On reflection, I’m kind of surprised it took Dayna’s neighbors this long to start complaining about all the fun and games she’s been bringing back to her house. But on the other hand, this is yet another hilarious layer of petty sniping piling on top of her ‘trying to save both worlds’ mission. (And if they thought she was bad NOW, the end of the book must have them pulling out hair.)

And the bit where Alanzo and Fitzwilliam are having their little competition is also really funny. I do hope Alanzo gets to see Andeluvia soon, as I’m having fun imagining his reactions.

Wyverns have been a bit of a staple for the series so far, but this is the first book that really digs into them. We finally get to see a bit of their history, and how they ought to behave. The other history she learns is equally fascinating, as it provides some tantalizing clues about the origin of several of the Andeluvian races.

Back in LA, things are still deteriorating between Dayna and Bob McClatchy, but she’s far more worried about Greyson Archer and Damon Harrison, the two “security” personnel he’s hired. And of the two, Damon’s inhuman strength and boundless cruelty worry her more. She needs evidence to confront him in the human realm, and that hasn’t been easy to obtain.

Overall this is another excellent story. It ties up some old mysteries, introduces some new ones, and continues the epic of the old and new wars against the Dark. I rate this book Highly Recommended.

Trafficking in Demons (Fantasy & Forensics #7)

Title: Trafficking in Demons

Author: Michael Angel

Series: Fantasy & Forensics #7

Dayna’s got a new case back in LA that’s unsettling in more ways than one. The victim had a gruesome death, magic may be involved, and certain clues are pointing straight at old enemies. But in Andeluvia, she’s facing something even worse: she’s been unanimously voted the Primrose Lady of Spring Beauty for the Spring Tournament.

For all that it seems to start off as the most depressing book, this one is also the funniest.

Oh, this is just great, I thought. This whole pity party is starting to feel like the opening chapters of a Russian novel.

I am still laughing way too hard at that one (and shuddering at my memories of Crime and Punishment). Or take this:

“That’s all very well and good,” I allowed. “But it does throw a monkey wrench into one of our plans.”
Shaw turned his head and gave me a curious look. “Thy people fashion monkeys into wrenches?”
“I sincerely doubt that,” Galen corrected him. “Dayna undoubtedly means that monkeys in her world use simple hand tools.”

Or Dayna’s conversation with Liam after he investigated the scene of the crime. And pretty much everything related to the Spring Tournament.

Overall, this continues advancing the epic fantasy side of the plot with some darker directions—demons who can possess people make formidable enemies, particularly as Dayna’s two lives grow uncomfortably close. But it’s impossible to call this a grim book, as the character interactions remain comedy gold. I rate this book Highly Recommended.

Assault in the Wizard Degree (Fantasy & Forensics #6)

Title: Assault in the Wizard Degree

Author: Michael Angel

Series: Fantasy & Forensics #6

Zenos has yet another round of troubling predictions. Dayna’s inclined to trust him, since everything he’s said has come true, in a roundabout way. But before she can delve too deeply into his words, she’s summoned to the land of the centaurs to solve a mystery. Someone desecrated a ceremony, and what at first appears to be a straightforward request starts unraveling into a more serious concern . . .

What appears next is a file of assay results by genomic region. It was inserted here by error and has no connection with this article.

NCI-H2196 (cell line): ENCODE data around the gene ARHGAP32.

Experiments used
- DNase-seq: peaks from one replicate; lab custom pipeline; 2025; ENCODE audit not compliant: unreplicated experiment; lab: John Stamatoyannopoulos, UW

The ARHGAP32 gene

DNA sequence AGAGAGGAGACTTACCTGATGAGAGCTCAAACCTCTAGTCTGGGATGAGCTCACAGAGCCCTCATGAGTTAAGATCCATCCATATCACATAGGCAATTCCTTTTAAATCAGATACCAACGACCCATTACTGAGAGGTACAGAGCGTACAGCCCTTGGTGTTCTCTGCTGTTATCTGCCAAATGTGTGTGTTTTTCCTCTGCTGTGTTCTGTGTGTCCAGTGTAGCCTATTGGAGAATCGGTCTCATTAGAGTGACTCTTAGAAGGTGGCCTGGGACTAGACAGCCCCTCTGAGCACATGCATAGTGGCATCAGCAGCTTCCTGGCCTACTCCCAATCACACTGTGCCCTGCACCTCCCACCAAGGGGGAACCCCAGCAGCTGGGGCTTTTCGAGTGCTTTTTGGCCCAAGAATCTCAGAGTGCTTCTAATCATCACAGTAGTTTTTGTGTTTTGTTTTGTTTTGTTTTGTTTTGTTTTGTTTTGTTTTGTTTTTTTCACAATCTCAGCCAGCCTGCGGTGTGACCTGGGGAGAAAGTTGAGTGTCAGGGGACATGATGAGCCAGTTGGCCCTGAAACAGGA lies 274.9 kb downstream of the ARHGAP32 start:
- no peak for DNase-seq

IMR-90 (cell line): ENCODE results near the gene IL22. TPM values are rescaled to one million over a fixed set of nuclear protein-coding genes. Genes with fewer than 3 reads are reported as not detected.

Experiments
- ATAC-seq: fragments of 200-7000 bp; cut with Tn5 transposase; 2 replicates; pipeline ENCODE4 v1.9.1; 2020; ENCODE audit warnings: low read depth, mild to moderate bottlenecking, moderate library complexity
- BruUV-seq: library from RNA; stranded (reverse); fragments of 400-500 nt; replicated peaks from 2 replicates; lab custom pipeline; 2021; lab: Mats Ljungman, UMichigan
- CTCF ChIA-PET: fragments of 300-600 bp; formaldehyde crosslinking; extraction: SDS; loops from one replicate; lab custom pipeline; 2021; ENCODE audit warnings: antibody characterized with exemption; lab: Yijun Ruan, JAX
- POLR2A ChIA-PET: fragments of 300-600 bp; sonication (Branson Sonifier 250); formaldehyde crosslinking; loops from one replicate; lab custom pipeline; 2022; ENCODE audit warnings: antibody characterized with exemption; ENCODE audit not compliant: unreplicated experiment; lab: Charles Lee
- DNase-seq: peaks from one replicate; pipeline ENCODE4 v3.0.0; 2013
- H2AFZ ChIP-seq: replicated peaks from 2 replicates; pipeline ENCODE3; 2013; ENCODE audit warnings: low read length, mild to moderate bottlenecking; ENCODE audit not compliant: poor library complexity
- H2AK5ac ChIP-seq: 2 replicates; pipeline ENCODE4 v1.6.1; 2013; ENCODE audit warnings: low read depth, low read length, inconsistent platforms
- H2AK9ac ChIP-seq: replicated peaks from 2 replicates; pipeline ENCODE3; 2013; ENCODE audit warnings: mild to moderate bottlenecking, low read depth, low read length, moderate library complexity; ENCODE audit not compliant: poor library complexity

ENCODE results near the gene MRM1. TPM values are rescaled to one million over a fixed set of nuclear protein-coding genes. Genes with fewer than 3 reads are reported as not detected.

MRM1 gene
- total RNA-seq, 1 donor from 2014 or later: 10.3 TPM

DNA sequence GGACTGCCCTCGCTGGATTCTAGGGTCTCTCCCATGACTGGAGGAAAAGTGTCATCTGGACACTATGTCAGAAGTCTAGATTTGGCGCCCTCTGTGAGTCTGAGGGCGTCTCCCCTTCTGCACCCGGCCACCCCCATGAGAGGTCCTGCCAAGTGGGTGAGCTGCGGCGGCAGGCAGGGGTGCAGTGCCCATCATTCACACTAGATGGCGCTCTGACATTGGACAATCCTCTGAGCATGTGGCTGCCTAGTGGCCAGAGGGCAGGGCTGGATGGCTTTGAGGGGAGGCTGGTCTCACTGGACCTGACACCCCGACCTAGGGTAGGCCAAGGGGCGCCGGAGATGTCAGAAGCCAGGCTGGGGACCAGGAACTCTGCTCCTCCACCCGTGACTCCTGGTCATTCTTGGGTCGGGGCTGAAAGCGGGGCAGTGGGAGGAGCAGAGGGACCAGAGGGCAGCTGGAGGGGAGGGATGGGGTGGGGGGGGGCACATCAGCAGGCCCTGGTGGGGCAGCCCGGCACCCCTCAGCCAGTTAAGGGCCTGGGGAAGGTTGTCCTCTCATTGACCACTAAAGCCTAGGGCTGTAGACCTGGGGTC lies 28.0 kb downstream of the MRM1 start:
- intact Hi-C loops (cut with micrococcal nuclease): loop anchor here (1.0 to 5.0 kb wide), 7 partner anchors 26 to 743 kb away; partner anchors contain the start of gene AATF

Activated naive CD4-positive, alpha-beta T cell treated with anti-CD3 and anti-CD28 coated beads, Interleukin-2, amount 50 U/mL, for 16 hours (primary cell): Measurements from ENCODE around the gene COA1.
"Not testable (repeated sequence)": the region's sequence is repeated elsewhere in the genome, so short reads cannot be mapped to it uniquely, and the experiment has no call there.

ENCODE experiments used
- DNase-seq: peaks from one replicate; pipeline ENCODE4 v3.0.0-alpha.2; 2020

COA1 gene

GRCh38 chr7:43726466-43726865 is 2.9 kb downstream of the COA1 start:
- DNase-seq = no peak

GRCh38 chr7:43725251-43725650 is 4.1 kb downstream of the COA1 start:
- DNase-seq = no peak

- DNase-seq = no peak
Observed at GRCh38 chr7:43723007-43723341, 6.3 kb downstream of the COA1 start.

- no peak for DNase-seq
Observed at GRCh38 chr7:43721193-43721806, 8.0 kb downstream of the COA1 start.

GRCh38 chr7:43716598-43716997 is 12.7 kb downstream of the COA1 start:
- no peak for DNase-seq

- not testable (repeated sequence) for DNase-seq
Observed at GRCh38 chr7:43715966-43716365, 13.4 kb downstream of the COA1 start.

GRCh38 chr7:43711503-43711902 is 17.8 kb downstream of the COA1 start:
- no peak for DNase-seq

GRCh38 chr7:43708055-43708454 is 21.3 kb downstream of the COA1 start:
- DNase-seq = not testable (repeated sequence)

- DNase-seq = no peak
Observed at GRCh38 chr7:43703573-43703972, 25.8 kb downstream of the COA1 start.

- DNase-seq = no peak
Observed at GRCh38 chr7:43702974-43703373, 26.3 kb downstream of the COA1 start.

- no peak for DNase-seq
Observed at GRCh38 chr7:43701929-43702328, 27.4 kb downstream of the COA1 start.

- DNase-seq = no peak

I don’t think I’ve mentioned it yet, but I really like how prophecy is treated throughout this series. Zenos in the first book comes across almost more for laughs—the crazy prophet spouting doom and gloom. Except he’s right, and Dayna’s figured out that you ignore him at your own peril.

Zenos sighed. “What we soothsayers say is always listened to with a jaundiced ear. No one will pay you for the truth, you know. People only pay to hear what they want to hear. It’s why so many members of my profession are considered frauds.”

And this question takes centerpoint in the book. Whether it’s the hilarious tapestry (aka medieval comic book) depicting the battle against the Nocta or the question of who ate the sacred honey cake, and why, the story portrays some of how and why truth gets discarded. Truth may be opaque, or uncomfortable, or a lie has more to gain. Or as with Rikka’s inability to read, the truth was unknown on Andeluvia.

But if that sounds too serious, rest assured this book is also PACKED with the kind of cultural misunderstandings that left me laughing out loud. Like the coffee scene, where Galen says “I believe that its purpose is to allow the humans to weed out the weak.” (Shaw, of course, is in favor. Which is not a compliment.)

Dayna’s been with a centaur this whole time, but she really doesn’t understand much about their culture. Galen is something of an outlier within his own species, as he prefers magic, which his father forbade, over the strength of arms most centaurs consider paramount. I like the Viking/Western feel to the centaur’s town, and how their code is more complex than it first appears.

Rikka is so much fun. We finally get to see Galen’s family, and his sister evokes unexpected parallels with Hollyhock for Dayna. And Dayna is determined not to let another Hollyhock situation unfold in front of her. I love how real all of these characters are: strong, yet broken, with the kinds of quirks that make them instantly recognizable.

On the home front, things are heating up in the unofficial war between Dayna and Bob McClatchy. He’s hired a security company to protect him—and they are very much not Dayna’s friends. They’re willing to make this about more than just her, which Bob for all his faults never did.

Overall this is another excellent book in the series. The stakes keep ramping up, but unlike book 3 there’s more of a happy ending. At least in Andeluvia. I rate this book Highly Recommended.